We have all received our property tax assessments for 2018, some reasonable, but most questionable, and many are currently going through the appeal process. Residents that have appealed will be billed at 85 percent of the assessed value until their appeal is heard by the Board of Equalization.

Atlanta Board of Education member Nancy Meister.

Before appeals are finalized, taxing jurisdictions must determine a millage rate, so each entity can begin their July 1 fiscal year with a thoughtful, fair and transparent budget. Atlanta Public Schools (APS) accounts for approximately 50 percent of each tax bill, and that money makes up 73 percent of the APS General Fund.

The APS 2019 fiscal year budget process began September 2017 and continued until the budget was adopted by the Atlanta Board of Education (ABE) on June 4. As chair of the Budget Commission, please know, we worked tirelessly with the administration to ensure we established budget parameters and a calendar that would produce positive outcomes for all students.

We met with the Fulton County tax assessor, as a commission, and APS’s administration had numerous conversations with the appraisers office (as we do each year during the budget process) to gain insight into the digest for our planning purposes.

During the nine months, we had nine commission meetings and worked collaboratively with the Atlanta legislative delegation to address the homestead exemption and our senior population. Because of this collaboration, Senate Bill 485 will be on the ballot in November, which proposes an increase to the homestead exemption from $30,000 to $50,000. If passed, it will result in a reduction of approximately $414 per year for three years from each property tax bill. The impact on APS is $25 million per year or $75 million over the life of the bill.

We can plan for this reduction because we worked directly with the bills’ author so that results were workable by the district and meaningful for taxpayers, using an approved digest. We looked at several different proposed bills; some however, relied on the 2016/2017 digest. We cannot support a proposal that we know uses numbers that have not been approved by the Georgia Department of Revenue.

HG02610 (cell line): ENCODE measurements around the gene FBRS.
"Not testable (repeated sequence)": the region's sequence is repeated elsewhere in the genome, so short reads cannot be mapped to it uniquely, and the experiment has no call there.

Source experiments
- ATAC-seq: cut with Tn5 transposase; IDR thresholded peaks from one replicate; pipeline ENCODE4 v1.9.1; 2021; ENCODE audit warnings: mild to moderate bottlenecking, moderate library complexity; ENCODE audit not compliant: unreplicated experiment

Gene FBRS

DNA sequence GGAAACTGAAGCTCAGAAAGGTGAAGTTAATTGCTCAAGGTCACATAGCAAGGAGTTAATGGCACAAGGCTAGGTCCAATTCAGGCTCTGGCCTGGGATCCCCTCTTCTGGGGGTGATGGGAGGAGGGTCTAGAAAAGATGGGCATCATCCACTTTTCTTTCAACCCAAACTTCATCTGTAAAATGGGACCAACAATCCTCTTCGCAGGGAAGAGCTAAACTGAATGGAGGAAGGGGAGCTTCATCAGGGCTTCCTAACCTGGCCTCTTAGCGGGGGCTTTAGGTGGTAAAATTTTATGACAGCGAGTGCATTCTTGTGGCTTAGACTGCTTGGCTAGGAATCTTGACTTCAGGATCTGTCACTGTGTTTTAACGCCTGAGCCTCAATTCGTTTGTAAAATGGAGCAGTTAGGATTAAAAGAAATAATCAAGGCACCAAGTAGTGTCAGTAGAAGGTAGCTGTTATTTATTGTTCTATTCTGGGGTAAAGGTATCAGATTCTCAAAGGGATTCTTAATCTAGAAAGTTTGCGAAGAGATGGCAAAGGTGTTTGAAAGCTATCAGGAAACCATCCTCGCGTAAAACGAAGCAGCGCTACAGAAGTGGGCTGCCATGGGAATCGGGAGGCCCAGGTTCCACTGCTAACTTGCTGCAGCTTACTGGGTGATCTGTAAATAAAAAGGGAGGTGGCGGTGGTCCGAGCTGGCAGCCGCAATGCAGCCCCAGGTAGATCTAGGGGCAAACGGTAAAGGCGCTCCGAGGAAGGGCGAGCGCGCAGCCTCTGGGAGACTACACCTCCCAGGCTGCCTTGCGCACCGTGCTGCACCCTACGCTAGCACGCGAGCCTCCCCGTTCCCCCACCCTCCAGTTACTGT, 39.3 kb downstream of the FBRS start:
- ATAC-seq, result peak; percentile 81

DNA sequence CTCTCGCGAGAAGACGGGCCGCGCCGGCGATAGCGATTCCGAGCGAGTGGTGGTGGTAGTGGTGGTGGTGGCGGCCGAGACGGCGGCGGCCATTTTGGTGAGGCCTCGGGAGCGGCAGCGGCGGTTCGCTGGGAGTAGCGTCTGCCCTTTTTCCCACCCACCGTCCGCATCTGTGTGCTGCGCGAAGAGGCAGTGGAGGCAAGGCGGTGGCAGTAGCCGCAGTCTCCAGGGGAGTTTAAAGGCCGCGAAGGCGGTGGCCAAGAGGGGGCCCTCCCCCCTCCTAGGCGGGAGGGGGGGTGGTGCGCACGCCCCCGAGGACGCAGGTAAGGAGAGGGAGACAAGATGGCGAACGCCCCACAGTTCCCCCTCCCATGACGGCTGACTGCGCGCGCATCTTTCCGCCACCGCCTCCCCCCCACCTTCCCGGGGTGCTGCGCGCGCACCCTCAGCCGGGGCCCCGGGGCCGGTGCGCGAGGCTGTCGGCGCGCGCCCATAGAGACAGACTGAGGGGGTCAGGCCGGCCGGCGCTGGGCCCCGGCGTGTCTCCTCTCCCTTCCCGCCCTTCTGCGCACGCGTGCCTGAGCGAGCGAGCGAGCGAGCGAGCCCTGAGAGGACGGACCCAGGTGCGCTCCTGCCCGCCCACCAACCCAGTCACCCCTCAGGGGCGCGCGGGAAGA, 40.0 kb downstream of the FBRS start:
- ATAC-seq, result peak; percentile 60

We established the budget with a conservative increase that would allow us to fund the parameters that were established at the onset. We also will continue to pay our mandatory costs that are increasing each year. They include $66.5 million for teacher retirement, $118 million for Charter Schools commitments, $55 million for pension liability that we inherited from the city of Atlanta and $55 million for health benefits. These costs added to our staff salaries of $346 million make up 78 percent of our General Fund.

We received the digest on June 15, as did officials of the city and Fulton County governments. The increase in the digest was 32 percent over last year.

As a taxpayer, it is important to know that while included in total digest numbers, APS does not receive tax dollars from the Tax Allocation Districts (TAD) and that growth far outpaced residential value growth. On average that growth was 44.25 percent, or over $18 million. That money goes back into the TAD. (That is a conversation for another day.)

We also do not know how the appeal process will end up. We were advised and assumed 7 percent of homeowners will appeal and with those billed at 85 percent, the anticipated loss is $20 million.

The total digest came in at $39.6 million over the school board’s adopted 2019 budget. The administration recommended at 1 mill rollback to the school board, from 21.74 mills to 20.74 mills. This will put $33.4 million back into the hands of taxpayers. Should there be more than the assumed 7 percent appeals, the district will be able to absorb this without having to layoff teachers or cut programs for children.

I repeatedly hear that “APS spends more per pupil than surrounding districts.” The truth is, as an urban district with a 24 percent poverty rate and 75.7 percent of students on free and reduced lunch, and a district that is recovering from the largest cheating scandal in U.S. history, we do. Since our current superintendent joined APS, we have cut the central office costs from 6.4 percent to 4.6 percent, are addressing the inequities across the district, and have pushed more dollars to the school site for each school to determine what is best for their students.

Through this work, we as a board are proving that we are good stewards of your tax dollars, by building strong students, building strong schools, and building strong communities.

Nancy Meister represents north Atlanta on the Atlanta Board of Education.

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